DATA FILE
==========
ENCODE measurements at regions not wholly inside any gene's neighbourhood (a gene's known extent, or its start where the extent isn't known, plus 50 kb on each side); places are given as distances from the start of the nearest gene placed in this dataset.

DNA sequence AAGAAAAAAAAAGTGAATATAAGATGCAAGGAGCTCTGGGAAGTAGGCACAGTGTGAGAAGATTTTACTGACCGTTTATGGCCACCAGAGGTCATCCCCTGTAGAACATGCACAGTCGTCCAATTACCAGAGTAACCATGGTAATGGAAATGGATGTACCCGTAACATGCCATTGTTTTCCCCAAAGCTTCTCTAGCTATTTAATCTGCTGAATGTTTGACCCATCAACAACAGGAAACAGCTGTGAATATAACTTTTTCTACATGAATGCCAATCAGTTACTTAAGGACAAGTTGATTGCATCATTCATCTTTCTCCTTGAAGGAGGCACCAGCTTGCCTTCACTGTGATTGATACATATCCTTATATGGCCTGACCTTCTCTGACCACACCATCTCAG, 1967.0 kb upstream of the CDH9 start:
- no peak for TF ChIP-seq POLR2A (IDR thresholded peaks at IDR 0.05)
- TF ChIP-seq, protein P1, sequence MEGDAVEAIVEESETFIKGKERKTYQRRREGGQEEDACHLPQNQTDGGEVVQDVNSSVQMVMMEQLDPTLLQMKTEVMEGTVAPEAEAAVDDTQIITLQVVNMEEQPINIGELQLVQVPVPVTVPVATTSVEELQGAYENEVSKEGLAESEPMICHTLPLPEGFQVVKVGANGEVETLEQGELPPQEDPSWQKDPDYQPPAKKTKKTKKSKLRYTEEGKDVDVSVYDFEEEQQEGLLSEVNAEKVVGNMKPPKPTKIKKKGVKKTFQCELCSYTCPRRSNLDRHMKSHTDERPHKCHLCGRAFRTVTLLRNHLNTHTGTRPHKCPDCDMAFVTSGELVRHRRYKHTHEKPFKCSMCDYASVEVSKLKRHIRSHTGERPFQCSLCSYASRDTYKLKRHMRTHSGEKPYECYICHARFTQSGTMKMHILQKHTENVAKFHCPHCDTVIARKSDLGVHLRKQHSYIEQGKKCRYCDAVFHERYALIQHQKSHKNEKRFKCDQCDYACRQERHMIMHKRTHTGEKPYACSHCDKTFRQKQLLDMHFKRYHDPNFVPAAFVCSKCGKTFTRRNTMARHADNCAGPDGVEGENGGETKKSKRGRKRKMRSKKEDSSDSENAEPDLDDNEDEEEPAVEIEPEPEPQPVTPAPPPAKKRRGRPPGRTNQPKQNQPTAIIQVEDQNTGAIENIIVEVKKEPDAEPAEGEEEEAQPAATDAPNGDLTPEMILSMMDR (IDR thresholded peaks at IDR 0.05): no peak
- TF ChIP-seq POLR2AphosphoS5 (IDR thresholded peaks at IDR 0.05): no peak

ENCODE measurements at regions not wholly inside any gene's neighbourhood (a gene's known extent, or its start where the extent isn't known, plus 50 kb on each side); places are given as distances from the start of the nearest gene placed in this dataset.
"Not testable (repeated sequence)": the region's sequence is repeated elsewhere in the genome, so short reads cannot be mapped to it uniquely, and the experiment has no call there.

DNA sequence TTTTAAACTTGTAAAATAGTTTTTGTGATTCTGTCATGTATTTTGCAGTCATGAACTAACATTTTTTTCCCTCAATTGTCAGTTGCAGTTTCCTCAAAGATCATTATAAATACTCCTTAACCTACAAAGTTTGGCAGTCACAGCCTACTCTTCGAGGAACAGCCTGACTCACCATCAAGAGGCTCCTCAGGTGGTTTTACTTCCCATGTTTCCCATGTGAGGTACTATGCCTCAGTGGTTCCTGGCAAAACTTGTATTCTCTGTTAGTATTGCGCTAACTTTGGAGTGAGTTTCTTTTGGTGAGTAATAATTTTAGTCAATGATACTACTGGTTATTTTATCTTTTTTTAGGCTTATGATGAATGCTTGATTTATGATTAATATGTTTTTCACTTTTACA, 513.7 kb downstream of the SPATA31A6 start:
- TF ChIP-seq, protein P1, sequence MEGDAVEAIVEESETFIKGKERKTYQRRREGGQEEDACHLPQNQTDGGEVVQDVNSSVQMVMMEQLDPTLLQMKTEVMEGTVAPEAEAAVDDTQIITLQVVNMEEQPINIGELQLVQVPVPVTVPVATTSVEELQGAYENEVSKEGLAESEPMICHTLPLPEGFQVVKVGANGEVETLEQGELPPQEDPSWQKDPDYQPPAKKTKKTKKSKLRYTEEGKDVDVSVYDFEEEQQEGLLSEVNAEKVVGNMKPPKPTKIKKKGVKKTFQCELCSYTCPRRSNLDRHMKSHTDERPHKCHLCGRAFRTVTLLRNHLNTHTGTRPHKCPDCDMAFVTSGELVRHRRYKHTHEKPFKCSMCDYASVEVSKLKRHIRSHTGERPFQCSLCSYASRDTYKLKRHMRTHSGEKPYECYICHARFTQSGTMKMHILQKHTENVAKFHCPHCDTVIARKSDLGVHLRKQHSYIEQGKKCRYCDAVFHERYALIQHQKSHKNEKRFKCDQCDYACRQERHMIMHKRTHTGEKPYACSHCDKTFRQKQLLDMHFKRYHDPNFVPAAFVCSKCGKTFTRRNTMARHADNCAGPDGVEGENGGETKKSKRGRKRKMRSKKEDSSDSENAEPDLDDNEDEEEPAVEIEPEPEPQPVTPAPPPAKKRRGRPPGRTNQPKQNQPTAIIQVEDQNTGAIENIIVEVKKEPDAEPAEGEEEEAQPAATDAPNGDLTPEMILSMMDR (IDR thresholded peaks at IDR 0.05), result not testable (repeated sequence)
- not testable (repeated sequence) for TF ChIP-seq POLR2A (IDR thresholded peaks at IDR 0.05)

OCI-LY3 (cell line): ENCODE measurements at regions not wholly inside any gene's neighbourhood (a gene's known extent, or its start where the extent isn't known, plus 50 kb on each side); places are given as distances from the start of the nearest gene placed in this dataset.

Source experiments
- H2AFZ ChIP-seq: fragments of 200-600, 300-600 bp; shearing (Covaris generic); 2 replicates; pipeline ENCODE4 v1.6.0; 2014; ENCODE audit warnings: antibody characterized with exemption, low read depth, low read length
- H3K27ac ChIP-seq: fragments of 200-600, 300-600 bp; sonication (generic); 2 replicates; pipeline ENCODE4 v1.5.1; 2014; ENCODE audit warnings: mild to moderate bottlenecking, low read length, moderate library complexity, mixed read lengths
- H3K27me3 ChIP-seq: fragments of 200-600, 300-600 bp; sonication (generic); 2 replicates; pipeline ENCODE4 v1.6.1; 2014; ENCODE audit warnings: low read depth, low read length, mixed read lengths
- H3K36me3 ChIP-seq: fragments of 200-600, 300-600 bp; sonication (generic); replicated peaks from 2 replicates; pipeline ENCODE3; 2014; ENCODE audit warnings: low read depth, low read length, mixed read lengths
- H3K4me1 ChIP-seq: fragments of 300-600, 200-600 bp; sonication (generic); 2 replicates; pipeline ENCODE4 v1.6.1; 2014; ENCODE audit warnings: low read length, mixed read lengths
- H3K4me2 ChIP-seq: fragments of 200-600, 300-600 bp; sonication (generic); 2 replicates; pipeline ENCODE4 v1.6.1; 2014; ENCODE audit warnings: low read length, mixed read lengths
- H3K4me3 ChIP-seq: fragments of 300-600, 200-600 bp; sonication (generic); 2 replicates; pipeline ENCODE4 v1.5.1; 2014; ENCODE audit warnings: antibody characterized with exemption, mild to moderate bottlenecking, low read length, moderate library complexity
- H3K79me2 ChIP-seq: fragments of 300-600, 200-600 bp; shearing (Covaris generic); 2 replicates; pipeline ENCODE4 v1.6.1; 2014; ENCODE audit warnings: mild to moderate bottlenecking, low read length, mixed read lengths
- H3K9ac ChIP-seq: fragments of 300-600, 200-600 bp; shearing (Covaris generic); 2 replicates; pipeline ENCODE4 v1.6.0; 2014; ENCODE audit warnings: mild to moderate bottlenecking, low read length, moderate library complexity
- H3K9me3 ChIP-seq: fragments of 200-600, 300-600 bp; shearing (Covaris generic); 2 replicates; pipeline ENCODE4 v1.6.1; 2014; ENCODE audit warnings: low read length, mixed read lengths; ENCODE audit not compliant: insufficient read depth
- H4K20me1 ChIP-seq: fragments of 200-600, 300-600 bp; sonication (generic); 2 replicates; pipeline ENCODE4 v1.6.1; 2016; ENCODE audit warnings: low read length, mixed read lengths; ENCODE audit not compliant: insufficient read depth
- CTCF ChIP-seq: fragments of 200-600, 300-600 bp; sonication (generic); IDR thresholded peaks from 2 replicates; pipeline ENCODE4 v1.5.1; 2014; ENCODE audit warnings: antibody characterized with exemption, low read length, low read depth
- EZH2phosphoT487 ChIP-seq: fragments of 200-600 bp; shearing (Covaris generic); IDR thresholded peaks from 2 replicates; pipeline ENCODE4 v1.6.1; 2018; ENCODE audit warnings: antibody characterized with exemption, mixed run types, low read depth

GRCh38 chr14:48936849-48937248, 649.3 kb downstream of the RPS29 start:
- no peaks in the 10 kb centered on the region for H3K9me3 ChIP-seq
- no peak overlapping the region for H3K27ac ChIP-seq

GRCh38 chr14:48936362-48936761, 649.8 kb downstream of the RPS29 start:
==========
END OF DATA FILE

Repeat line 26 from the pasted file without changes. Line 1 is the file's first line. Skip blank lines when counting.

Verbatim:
GRCh38 chr14:48936849-48937248, 649.3 kb downstream of the RPS29 start: